Occasionally he creates sentences of his own when an errant paw paw comes to rest inadvertently on the keyboard. These usually appear on the screen as zzzzzzzzzz or eeeeeeeeee. Interesting, although not exactly literary keepers. Such episodes of somnolent creativity are disrupted by intermittent arousal when he sits up to blink away the sleep and gives me a raspberry. Once I was prepared and snapped his picture.
We know nothing of Jinx’s kittenhood and early adolescence, having obtained him several years ago at a local animal shelter. No other visitors had shown interest because black cats are considered bad luck, another of those inane superstitions like belief in ghosts that persist no matter the sophistication of our cultural development.
No one working at the shelter could recall exactly how long Jinx had resided there among the dozens of unwanted cats. On the day we visited the record stated only that Animal Control trapped him in an alley. Soon after arriving he was de-balled, de-wormed, de-ticked, de-loused, vaccinated, and put up for “adoption,” an ambiguous term where cats are concerned. Dogs in their slavering servitude look forward eagerly to being “owned,” a concept universally disdained by cats. As solitary and basically anti-social creatures cats accept human companionship only if the arrangement is personally beneficial and doesn’t trample on their self-respect.
At one time in at least one place that respect was returned with astonishing reverence. Egyptians from the first century BCE (before current era) given a glimpse of contemporary American society would be alarmed and confused by how far domestic cats have fallen in the esteem of ordinary citizens. Sure, you can log into social media and see thousands of cute cat pictures, but cats no longer possess the lofty status they enjoyed in Cleopatra’s day.
A Conversation with a Cat
My new novel titled A Conversation with a Cat features and juxtaposes the lives of Jinx and an imaginary pet cat of Cleopatra’s I call Annipe (daughter of the Nile). Jinx gives us his memoir in chapters that bookend Annipe’s tales. As she reports, “Cats were sacred in ancient Egypt, represented by the cat goddess Bastet and worshipped at temples dedicated in her honor. . . . Even when an ordinary household cat died all human members of the family were required to shave their eyebrows as a sign of mourning, and when the head of a household passed away and was mummified his cat was killed and mummified too. Tradition also called for embalming a few mice so the cat would have snacks in the netherworld.” Although cats have become the most popular pets in the U. S. (dogs trail a distant second), they don’t receive universal respect in any modern country, and certainly nobody today worships them. Don’t take this on my word, just ask any cat you meet.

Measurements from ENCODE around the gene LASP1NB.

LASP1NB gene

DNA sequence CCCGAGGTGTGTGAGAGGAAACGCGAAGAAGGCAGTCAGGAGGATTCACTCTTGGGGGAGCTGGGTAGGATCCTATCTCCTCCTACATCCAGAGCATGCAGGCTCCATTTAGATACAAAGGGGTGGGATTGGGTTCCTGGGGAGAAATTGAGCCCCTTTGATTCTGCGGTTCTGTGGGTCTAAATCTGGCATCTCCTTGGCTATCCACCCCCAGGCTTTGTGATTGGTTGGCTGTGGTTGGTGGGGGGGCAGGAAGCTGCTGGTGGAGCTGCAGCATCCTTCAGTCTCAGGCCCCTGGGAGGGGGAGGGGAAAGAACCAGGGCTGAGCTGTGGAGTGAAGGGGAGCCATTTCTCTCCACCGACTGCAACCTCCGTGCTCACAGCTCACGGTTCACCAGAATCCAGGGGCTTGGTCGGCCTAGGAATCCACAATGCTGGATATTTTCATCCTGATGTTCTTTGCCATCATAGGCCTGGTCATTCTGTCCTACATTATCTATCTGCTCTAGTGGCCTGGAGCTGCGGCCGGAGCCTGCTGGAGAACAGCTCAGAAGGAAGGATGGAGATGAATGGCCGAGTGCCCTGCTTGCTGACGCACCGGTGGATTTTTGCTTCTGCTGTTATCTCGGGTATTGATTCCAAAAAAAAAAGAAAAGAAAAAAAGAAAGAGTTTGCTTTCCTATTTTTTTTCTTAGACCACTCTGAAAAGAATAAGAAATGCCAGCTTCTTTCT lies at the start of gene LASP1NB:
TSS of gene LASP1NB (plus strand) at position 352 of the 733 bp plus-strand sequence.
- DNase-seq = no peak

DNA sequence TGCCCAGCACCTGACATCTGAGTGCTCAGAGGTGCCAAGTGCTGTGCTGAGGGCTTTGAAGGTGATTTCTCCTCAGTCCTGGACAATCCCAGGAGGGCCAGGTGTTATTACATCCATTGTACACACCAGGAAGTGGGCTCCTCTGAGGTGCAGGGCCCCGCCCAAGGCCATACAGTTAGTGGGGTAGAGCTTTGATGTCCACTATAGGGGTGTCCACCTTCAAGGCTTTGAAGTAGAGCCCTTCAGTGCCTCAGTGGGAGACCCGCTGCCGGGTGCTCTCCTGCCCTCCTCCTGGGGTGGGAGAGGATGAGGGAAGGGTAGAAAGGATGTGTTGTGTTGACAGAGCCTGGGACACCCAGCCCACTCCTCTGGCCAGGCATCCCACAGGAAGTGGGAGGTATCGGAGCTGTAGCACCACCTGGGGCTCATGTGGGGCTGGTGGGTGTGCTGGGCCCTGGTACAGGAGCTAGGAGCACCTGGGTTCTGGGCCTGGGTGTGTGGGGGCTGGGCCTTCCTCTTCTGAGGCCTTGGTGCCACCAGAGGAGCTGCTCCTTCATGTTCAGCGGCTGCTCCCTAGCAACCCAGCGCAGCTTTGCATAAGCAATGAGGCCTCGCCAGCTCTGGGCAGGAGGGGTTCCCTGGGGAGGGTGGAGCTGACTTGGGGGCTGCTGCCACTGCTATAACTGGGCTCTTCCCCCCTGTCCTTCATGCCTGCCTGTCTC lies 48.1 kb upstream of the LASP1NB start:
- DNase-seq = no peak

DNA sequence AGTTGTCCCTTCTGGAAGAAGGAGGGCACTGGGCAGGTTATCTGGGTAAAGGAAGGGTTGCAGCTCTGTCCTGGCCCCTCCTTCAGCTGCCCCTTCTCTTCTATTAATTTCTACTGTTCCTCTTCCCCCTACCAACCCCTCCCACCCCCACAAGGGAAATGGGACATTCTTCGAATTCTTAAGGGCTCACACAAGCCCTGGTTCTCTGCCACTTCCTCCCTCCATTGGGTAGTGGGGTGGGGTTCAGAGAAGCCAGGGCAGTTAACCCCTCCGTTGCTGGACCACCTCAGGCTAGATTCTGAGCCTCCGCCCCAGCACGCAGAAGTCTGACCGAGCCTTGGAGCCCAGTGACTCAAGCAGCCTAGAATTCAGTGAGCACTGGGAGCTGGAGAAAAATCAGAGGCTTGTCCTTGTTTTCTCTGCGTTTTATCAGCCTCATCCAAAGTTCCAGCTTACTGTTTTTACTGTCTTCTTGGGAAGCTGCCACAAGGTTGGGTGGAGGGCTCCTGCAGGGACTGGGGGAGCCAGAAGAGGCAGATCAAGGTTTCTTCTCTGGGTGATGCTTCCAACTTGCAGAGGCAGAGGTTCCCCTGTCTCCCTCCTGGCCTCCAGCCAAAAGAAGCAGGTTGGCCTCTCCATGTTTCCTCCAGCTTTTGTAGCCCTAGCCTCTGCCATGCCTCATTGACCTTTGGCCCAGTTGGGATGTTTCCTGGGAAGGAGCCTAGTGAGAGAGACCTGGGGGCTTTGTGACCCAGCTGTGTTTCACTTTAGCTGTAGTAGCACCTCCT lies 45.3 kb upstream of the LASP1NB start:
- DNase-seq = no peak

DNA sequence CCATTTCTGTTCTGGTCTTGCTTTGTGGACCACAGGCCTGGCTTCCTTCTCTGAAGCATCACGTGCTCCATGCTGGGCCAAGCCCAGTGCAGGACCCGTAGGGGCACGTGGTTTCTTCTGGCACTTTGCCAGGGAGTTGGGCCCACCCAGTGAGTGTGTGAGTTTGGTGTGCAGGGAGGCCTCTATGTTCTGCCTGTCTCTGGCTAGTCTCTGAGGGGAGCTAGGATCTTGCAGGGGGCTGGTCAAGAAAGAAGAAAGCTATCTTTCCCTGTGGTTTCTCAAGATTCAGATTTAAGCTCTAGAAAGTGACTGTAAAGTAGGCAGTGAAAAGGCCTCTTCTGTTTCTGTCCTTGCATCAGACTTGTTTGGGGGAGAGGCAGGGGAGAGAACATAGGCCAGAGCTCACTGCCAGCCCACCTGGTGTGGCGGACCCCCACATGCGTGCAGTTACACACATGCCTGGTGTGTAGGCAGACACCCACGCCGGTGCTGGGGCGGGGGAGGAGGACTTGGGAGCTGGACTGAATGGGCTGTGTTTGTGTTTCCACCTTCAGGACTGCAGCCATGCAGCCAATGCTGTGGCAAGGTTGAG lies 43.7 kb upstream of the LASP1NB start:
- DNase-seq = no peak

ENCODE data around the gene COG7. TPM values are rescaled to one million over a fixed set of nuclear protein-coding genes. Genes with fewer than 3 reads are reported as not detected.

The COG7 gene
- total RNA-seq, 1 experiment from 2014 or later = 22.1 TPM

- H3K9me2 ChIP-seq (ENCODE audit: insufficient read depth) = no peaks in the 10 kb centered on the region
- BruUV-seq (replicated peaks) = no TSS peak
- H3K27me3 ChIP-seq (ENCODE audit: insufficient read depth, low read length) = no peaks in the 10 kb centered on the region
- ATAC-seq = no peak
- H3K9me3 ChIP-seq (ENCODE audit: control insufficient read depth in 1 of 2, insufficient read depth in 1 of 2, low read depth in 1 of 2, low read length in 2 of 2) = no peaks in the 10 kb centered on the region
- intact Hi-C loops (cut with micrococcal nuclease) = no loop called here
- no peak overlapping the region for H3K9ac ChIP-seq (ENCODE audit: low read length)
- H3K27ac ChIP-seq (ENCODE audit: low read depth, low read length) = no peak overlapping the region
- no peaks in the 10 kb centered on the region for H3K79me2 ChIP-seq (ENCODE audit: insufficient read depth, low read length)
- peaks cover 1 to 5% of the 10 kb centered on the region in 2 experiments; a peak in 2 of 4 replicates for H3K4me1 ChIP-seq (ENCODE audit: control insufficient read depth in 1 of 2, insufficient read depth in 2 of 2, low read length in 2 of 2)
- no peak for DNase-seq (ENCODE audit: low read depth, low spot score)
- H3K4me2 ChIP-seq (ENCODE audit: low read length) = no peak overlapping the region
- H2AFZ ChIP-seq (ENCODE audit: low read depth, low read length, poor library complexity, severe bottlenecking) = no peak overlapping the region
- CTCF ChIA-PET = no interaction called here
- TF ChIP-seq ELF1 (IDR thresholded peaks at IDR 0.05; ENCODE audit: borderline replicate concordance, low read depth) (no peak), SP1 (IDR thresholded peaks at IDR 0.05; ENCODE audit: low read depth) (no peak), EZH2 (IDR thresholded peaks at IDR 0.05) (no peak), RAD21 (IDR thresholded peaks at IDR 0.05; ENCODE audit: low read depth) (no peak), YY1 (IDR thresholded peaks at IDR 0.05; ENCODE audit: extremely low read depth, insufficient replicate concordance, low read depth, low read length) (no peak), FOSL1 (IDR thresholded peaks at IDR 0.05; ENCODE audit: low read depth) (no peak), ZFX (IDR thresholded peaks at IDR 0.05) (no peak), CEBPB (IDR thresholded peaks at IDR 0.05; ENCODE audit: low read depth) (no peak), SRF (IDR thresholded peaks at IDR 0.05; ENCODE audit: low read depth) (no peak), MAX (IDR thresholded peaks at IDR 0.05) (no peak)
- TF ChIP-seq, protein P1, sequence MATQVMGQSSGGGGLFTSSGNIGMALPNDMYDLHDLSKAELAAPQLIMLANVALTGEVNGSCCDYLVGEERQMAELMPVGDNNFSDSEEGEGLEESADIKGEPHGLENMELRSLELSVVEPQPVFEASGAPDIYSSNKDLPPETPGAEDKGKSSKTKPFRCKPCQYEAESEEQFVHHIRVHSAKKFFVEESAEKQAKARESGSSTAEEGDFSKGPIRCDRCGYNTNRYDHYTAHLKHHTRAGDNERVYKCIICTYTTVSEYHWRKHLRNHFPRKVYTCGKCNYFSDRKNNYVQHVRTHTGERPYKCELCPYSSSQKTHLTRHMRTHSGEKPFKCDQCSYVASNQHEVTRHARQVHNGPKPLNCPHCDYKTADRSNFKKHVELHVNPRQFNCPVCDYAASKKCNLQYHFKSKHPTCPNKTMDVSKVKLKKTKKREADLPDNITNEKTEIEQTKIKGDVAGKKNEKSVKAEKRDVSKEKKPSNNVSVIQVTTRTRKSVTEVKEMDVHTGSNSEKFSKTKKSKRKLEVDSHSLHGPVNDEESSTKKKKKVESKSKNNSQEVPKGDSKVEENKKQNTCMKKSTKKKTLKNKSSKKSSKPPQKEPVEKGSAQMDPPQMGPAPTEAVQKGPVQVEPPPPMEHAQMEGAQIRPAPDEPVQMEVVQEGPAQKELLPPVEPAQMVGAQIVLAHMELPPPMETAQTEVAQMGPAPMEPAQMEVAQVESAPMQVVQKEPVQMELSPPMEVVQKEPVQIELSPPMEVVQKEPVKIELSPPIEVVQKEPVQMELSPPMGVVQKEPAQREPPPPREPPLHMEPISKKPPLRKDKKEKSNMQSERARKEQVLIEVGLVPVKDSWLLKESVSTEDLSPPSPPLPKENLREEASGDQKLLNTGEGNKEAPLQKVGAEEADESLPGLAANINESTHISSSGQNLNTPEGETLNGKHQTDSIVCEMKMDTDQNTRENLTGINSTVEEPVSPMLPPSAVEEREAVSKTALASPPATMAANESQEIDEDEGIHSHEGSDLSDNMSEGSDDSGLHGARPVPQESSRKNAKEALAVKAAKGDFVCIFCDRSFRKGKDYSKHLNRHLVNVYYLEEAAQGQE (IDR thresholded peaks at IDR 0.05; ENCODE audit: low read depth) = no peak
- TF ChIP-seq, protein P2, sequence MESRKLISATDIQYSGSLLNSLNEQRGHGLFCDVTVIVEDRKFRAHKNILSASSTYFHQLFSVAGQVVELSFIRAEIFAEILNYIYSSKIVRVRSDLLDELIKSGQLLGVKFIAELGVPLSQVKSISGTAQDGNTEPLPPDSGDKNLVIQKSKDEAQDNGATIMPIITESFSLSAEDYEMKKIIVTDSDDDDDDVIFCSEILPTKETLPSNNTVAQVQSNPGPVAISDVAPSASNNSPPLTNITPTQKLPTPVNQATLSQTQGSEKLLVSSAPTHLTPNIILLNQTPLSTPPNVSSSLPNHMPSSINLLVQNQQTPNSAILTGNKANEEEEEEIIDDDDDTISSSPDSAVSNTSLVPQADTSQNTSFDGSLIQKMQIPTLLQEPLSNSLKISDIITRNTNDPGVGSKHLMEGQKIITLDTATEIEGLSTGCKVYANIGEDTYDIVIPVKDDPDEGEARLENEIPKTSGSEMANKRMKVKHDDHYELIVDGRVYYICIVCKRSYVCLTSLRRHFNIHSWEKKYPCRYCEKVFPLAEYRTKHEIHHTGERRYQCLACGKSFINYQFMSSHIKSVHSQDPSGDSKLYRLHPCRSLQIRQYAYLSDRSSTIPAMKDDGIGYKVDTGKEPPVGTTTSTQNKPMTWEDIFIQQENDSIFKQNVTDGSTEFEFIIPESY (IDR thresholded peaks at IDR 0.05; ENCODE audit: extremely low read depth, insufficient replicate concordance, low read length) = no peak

To hear Annipe tell it, “That cats were worshipped and temples dedicated to [Bastet] is certainly no less than we deserve. And the citizens protected us with a fervor to make Bastet proud. I’ll give an example. When Mistress [Cleopatra] was still a young girl a Roman official visiting Alexandria killed a cat accidently, whereupon a mob of enraged citizens attacked him and ripped him apart. Even earlier, in 525 BCE, the Persians led by the general Cambyses III invaded Egypt only to be stopped at the city of Pelusium. Cambyses ordered images of Bastet painted on the shields of his soldiers, at which point Egyptian resistance collapsed. Think of it: the Egyptians surrendered their country rather than see their cats disrespected. How many times has that happened in human history?
“It should come as no surprise that we cats have always considered ancient Egypt the apex of human development and agree unanimously that after Egypt fell to Roman hands your species underwent a steady regression, a reverse cultural evolution. Romans were arrogant. They thought that anyone who didn’t speak Latin was a barbarian, but to Alexandrians they were the barbarians. And through the centuries others followed. Want proof? Look around at the state of the world and don’t blame us cats for what you see.”
Just as Jason sought the golden fleece, perhaps every cat’s ultimate dream is to capture a rodent with gold-colored fur. I say this despite knowing that cats have bi-chromatic vision and therefore are color-blind. Nonetheless Jinx seems to come alert when he sees President Trump pontificate on television, and I must admit that as the president climbs the stairs to board Air Force One the back of his head does resemble the south end of a golden hamster heading north.
About the author
Stephen Spotte, a marine scientist, was born and raised in West Virginia. He has been a field biologist for the U.S. Army Corps of Engineers Waterways Experiment Station (Vicksburg, Mississippi); curator and later director of Aquarium of Niagara Falls (New York); curator of the New York Aquarium and Osborn Laboratories of Marine Science (Brooklyn, New York); director of Mystic Aquarium (Mystic, Connecticut); executive director of Sea Research Foundation and research scientist at the Marine Sciences and Technology Center, University of Connecticut (Groton, Connecticut); principal investigator, Coral Reef Ecology Program (Turks and Caicos Islands, B.W.I.), and adjunct scientist at Mote Marine Laboratory (Sarasota, Florida).
Dr. Spotte has a B.S. degree from Marshall University, a Ph.D. from the University of Southern Mississippi, and is author or coauthor of more than 80 scientific papers on marine biology, ocean chemistry and engineering, and aquaculture. Field research has encompassed much of the coastal U.S., Canadian Arctic, Bering Sea, West Indies, Indo-West Pacific, Central America, and the Amazon basin of Ecuador and Brazil. His popular articles about the sea have appeared in National Wildlife, On the Sound, Animal Kingdom, Explorers Journal, and Science Digest.
Dr. Spotte has also published 18 books, including three volumes of fiction, a memoir, and a work of cultural theory. He is a Certified Wildlife Biologist of The Wildlife Society and also holds a U.S. Merchant Marine officer’s license.